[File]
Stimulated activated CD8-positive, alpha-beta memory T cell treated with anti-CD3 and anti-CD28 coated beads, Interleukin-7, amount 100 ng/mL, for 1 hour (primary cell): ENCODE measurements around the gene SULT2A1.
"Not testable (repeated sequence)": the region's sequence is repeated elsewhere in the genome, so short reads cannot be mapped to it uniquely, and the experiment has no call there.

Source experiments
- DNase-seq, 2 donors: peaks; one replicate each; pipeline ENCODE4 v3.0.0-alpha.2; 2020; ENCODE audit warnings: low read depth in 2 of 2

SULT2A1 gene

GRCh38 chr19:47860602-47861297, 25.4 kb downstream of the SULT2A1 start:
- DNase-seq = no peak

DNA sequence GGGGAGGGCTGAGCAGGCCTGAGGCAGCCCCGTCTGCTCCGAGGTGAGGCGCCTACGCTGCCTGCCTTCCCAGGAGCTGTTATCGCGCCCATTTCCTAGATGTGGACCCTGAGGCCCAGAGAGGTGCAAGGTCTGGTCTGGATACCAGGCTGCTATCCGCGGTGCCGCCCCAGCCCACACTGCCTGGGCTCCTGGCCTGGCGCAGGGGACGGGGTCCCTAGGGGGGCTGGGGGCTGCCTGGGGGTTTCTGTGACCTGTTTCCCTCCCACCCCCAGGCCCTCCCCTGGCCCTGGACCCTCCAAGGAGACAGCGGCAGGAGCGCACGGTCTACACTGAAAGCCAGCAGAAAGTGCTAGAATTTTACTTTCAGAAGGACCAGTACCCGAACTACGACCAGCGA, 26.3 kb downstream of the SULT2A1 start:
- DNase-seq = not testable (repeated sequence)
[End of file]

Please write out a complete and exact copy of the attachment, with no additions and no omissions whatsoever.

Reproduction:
Stimulated activated CD8-positive, alpha-beta memory T cell treated with anti-CD3 and anti-CD28 coated beads, Interleukin-7, amount 100 ng/mL, for 1 hour (primary cell): ENCODE measurements around the gene SULT2A1.
"Not testable (repeated sequence)": the region's sequence is repeated elsewhere in the genome, so short reads cannot be mapped to it uniquely, and the experiment has no call there.

Source experiments
- DNase-seq, 2 donors: peaks; one replicate each; pipeline ENCODE4 v3.0.0-alpha.2; 2020; ENCODE audit warnings: low read depth in 2 of 2

SULT2A1 gene

GRCh38 chr19:47860602-47861297, 25.4 kb downstream of the SULT2A1 start:
- DNase-seq = no peak

DNA sequence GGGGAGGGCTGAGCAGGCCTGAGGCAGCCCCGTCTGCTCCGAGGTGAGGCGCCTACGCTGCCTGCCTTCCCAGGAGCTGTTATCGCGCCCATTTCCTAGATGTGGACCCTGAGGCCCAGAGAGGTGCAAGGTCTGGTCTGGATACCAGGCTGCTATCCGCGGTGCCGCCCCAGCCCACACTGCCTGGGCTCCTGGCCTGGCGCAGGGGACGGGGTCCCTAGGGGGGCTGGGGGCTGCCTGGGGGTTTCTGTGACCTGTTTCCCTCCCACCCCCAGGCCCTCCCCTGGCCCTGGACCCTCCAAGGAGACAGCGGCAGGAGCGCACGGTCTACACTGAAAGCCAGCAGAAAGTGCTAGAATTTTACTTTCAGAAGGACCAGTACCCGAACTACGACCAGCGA, 26.3 kb downstream of the SULT2A1 start:
- DNase-seq = not testable (repeated sequence)